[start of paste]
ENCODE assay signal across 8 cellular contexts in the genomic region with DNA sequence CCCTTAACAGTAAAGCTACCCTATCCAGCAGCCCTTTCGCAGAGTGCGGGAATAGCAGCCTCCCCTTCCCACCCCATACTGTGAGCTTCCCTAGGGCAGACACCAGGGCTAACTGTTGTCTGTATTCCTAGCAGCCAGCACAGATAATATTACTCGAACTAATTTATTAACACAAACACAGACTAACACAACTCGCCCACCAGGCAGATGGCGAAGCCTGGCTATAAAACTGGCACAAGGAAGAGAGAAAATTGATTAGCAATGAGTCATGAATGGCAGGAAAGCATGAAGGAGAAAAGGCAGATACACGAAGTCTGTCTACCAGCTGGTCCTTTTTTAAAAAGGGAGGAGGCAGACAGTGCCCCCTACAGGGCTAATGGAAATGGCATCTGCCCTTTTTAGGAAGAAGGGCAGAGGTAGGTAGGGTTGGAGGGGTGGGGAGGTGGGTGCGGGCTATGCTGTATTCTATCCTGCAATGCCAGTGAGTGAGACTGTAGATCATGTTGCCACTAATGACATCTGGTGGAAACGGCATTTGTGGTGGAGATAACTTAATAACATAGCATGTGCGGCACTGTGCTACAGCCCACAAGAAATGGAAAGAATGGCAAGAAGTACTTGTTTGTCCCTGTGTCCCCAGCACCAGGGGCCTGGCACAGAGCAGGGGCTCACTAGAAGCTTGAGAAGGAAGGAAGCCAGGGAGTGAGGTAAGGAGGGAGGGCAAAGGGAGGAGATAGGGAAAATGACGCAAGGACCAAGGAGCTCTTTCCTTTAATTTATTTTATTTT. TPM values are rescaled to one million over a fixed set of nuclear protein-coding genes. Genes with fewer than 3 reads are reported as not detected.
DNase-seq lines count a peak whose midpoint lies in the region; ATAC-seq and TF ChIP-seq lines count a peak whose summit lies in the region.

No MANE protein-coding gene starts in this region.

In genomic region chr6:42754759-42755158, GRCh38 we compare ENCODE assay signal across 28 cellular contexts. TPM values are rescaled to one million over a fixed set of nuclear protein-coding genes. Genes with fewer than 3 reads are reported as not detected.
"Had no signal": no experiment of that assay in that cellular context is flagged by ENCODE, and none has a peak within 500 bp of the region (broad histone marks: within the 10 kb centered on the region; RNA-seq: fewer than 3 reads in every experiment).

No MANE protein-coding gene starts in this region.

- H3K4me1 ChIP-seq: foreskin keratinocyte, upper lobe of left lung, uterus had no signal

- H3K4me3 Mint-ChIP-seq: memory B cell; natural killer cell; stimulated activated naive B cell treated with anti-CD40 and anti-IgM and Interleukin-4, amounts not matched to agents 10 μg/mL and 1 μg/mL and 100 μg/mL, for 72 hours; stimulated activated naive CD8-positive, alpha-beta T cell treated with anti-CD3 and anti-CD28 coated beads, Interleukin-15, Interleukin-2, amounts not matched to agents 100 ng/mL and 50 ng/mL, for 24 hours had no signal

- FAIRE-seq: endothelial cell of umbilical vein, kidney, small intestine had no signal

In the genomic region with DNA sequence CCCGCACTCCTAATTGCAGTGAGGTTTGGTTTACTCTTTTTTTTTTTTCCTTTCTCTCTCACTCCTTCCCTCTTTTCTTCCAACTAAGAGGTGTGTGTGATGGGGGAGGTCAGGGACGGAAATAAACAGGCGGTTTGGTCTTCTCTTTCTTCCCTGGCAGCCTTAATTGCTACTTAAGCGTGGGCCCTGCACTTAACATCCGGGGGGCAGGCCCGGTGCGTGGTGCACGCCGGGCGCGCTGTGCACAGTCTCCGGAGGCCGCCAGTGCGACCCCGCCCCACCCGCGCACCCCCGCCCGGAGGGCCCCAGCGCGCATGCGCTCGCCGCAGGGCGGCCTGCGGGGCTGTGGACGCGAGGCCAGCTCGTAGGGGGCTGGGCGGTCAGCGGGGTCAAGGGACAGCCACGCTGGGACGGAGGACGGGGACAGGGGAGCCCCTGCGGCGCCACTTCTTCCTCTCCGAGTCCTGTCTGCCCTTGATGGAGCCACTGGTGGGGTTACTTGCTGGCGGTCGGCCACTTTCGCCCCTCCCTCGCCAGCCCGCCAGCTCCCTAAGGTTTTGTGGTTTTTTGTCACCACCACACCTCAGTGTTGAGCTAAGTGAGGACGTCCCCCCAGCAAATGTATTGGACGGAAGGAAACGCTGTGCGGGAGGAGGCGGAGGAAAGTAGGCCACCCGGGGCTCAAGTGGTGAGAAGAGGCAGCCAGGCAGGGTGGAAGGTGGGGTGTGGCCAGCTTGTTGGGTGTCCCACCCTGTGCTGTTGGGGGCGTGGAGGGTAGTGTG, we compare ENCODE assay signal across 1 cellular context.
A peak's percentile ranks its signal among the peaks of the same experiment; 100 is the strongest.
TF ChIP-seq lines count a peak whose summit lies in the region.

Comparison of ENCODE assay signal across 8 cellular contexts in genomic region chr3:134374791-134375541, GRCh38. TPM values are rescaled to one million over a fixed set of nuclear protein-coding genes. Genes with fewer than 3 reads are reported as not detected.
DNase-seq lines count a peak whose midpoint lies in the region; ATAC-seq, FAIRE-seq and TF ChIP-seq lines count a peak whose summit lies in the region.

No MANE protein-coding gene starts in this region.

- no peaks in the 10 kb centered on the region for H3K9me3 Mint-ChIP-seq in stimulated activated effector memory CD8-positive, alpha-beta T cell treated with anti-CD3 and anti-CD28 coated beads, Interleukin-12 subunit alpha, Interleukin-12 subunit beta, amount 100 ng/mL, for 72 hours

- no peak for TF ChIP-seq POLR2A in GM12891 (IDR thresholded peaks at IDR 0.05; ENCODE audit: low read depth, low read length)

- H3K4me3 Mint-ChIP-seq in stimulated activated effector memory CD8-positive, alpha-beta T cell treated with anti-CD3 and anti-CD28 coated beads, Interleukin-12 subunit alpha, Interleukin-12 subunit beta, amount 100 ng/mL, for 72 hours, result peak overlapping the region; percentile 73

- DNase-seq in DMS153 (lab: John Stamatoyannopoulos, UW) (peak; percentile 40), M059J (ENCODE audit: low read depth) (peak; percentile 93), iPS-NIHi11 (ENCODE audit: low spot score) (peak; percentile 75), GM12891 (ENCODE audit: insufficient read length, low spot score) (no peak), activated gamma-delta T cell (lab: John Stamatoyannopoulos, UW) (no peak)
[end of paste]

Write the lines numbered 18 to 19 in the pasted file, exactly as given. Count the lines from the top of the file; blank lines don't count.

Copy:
- H3K4me3 Mint-ChIP-seq in stimulated activated effector memory CD8-positive, alpha-beta T cell treated with anti-CD3 and anti-CD28 coated beads, Interleukin-12 subunit alpha, Interleukin-12 subunit beta, amount 100 ng/mL, for 72 hours, result peak overlapping the region; percentile 73

- DNase-seq in DMS153 (lab: John Stamatoyannopoulos, UW) (peak; percentile 40), M059J (ENCODE audit: low read depth) (peak; percentile 93), iPS-NIHi11 (ENCODE audit: low spot score) (peak; percentile 75), GM12891 (ENCODE audit: insufficient read length, low spot score) (no peak), activated gamma-delta T cell (lab: John Stamatoyannopoulos, UW) (no peak)